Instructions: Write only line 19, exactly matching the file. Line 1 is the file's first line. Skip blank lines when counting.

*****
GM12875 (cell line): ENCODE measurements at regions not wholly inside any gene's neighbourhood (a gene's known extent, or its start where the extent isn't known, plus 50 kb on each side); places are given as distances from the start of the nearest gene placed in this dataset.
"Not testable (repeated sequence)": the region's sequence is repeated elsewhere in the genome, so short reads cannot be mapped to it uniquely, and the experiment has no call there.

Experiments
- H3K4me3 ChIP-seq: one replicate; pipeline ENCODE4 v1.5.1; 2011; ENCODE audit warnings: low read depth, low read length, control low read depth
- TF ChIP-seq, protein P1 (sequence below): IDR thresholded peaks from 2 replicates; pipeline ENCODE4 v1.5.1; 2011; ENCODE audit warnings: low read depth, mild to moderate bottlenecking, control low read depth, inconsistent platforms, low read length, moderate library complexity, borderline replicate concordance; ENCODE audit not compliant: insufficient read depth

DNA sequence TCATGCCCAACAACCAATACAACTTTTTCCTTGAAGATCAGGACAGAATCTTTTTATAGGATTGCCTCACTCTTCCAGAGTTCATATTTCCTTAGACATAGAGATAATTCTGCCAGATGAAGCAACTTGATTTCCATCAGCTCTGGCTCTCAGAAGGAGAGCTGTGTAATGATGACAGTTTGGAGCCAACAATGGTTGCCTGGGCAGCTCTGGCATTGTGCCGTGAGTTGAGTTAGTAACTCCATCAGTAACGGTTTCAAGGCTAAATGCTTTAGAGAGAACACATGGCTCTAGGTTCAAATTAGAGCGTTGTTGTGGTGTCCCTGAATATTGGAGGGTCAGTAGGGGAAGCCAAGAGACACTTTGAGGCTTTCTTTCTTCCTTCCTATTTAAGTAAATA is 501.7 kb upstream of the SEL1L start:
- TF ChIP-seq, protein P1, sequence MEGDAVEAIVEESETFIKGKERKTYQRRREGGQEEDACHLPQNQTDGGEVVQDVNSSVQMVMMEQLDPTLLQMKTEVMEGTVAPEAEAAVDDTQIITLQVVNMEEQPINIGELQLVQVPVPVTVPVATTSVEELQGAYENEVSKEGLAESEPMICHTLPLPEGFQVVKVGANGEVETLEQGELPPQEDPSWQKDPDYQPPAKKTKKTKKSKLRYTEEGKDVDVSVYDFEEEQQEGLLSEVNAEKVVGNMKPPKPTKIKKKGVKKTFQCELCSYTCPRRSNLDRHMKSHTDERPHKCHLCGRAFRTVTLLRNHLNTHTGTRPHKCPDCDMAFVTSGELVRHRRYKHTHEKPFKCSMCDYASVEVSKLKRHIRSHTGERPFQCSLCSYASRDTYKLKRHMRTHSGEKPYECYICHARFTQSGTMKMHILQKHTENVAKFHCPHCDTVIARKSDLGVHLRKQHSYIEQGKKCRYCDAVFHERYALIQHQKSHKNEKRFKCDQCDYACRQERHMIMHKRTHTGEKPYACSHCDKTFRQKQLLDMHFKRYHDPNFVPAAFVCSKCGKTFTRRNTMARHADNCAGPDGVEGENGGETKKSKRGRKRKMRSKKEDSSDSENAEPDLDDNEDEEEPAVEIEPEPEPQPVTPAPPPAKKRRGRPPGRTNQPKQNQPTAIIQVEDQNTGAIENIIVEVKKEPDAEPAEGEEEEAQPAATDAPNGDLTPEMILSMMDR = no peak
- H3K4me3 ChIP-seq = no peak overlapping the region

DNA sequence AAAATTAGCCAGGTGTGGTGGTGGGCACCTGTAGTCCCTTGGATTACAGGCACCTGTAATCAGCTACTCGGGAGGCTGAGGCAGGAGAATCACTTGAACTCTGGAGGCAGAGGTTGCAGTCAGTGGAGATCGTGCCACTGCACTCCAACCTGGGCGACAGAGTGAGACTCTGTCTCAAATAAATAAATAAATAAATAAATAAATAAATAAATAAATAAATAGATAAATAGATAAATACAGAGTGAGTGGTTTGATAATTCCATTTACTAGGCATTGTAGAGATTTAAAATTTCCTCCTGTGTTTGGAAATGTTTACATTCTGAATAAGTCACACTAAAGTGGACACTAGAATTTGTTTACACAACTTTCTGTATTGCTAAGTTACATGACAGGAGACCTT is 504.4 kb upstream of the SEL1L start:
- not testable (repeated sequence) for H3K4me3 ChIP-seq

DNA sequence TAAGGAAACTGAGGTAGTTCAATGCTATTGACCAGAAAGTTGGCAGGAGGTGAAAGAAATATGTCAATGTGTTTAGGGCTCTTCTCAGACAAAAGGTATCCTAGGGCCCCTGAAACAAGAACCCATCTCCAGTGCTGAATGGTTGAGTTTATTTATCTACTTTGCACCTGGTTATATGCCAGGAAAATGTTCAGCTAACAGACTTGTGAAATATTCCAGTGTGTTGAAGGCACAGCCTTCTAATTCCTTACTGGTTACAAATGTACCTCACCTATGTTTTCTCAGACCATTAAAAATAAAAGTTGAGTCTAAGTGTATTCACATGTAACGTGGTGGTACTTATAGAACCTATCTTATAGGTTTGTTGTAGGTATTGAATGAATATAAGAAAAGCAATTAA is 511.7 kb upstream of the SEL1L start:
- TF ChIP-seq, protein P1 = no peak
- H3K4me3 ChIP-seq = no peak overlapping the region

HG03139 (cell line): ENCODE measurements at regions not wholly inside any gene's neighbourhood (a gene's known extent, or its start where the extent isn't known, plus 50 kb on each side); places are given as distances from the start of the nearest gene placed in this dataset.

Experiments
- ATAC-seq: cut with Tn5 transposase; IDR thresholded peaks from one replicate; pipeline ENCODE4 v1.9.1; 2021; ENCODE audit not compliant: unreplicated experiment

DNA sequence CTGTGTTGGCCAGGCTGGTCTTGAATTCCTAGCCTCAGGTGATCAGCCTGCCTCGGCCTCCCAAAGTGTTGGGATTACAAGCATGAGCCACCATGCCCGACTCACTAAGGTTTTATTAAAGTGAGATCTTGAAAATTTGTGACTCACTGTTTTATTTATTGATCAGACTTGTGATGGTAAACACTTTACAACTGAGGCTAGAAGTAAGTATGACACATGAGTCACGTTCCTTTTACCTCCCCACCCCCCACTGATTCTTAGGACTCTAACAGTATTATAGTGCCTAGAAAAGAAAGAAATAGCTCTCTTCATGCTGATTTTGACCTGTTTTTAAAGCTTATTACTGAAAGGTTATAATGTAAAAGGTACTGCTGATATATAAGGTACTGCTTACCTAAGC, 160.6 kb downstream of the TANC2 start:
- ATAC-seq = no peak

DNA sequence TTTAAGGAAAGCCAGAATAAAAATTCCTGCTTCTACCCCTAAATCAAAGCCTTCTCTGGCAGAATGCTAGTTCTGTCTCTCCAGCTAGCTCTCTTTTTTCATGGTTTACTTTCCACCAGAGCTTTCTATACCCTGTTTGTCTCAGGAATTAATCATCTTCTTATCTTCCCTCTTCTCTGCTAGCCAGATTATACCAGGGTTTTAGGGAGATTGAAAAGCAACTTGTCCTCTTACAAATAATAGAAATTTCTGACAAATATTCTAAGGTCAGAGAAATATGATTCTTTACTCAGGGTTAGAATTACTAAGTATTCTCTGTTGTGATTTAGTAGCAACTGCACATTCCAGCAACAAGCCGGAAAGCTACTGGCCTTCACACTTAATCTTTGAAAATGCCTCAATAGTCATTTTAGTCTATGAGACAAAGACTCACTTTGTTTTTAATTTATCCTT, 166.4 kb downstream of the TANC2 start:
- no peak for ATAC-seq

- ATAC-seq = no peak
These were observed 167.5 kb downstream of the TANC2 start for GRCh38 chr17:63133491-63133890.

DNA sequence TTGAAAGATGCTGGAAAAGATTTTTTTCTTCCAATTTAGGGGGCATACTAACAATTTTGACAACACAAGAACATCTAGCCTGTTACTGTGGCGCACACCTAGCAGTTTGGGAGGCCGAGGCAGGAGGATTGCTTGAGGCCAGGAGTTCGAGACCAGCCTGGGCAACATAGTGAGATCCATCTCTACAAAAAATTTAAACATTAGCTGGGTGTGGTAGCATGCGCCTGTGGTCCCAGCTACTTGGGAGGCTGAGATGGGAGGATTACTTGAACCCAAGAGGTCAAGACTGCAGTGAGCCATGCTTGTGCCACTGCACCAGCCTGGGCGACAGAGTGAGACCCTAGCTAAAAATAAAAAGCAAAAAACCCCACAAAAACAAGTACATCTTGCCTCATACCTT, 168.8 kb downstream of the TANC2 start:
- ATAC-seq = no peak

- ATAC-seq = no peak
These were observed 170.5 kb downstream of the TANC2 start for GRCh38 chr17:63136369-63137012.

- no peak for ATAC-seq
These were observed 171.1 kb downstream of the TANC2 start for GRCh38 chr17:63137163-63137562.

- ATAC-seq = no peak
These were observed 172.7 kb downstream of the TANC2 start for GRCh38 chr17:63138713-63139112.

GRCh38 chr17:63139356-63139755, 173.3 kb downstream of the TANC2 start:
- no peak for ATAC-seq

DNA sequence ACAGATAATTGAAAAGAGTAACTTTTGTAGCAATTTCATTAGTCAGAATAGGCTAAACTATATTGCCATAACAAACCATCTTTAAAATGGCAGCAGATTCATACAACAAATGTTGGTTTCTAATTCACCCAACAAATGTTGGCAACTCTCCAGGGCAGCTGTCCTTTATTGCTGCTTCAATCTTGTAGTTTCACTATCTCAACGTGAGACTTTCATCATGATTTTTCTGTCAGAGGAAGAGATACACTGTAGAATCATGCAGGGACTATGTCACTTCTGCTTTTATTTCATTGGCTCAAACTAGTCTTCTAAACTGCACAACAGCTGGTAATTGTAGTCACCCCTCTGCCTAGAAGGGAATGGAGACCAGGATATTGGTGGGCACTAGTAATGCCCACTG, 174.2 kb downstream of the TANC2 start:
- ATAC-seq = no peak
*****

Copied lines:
DNA sequence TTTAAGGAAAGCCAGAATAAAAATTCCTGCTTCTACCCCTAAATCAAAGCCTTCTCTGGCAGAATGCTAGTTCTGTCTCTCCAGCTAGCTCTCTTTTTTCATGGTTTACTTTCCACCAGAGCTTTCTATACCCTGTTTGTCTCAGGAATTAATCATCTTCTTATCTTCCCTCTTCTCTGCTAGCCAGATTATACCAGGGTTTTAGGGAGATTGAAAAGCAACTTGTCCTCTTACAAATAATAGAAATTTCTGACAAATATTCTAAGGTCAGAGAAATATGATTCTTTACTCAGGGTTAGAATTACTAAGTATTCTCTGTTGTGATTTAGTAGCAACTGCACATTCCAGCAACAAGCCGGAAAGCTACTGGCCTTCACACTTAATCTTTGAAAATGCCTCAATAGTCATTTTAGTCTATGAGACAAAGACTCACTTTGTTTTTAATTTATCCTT, 166.4 kb downstream of the TANC2 start: